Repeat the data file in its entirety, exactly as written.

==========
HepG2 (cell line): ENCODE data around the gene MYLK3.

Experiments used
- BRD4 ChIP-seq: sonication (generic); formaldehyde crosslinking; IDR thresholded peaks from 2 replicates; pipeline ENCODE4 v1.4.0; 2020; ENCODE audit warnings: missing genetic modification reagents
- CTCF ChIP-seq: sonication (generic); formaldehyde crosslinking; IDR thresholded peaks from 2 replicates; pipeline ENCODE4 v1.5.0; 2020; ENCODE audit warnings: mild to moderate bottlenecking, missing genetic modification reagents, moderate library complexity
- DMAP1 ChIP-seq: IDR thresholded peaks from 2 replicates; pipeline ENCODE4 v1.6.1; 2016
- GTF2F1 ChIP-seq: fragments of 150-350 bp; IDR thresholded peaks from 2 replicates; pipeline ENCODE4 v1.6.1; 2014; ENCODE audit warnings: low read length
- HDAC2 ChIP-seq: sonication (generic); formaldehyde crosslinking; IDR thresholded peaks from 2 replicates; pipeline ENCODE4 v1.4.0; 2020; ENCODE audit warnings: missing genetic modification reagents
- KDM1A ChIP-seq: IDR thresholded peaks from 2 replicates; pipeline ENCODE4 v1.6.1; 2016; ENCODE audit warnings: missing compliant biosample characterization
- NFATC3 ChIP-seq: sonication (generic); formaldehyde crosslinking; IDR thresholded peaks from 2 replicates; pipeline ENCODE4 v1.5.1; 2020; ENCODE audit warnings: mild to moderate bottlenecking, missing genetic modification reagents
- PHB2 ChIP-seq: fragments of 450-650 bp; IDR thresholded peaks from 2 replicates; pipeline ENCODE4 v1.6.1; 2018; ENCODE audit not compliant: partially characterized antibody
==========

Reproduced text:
HepG2 (cell line): ENCODE data around the gene MYLK3.

Experiments used
- BRD4 ChIP-seq: sonication (generic); formaldehyde crosslinking; IDR thresholded peaks from 2 replicates; pipeline ENCODE4 v1.4.0; 2020; ENCODE audit warnings: missing genetic modification reagents
- CTCF ChIP-seq: sonication (generic); formaldehyde crosslinking; IDR thresholded peaks from 2 replicates; pipeline ENCODE4 v1.5.0; 2020; ENCODE audit warnings: mild to moderate bottlenecking, missing genetic modification reagents, moderate library complexity
- DMAP1 ChIP-seq: IDR thresholded peaks from 2 replicates; pipeline ENCODE4 v1.6.1; 2016
- GTF2F1 ChIP-seq: fragments of 150-350 bp; IDR thresholded peaks from 2 replicates; pipeline ENCODE4 v1.6.1; 2014; ENCODE audit warnings: low read length
- HDAC2 ChIP-seq: sonication (generic); formaldehyde crosslinking; IDR thresholded peaks from 2 replicates; pipeline ENCODE4 v1.4.0; 2020; ENCODE audit warnings: missing genetic modification reagents
- KDM1A ChIP-seq: IDR thresholded peaks from 2 replicates; pipeline ENCODE4 v1.6.1; 2016; ENCODE audit warnings: missing compliant biosample characterization
- NFATC3 ChIP-seq: sonication (generic); formaldehyde crosslinking; IDR thresholded peaks from 2 replicates; pipeline ENCODE4 v1.5.1; 2020; ENCODE audit warnings: mild to moderate bottlenecking, missing genetic modification reagents
- PHB2 ChIP-seq: fragments of 450-650 bp; IDR thresholded peaks from 2 replicates; pipeline ENCODE4 v1.6.1; 2018; ENCODE audit not compliant: partially characterized antibody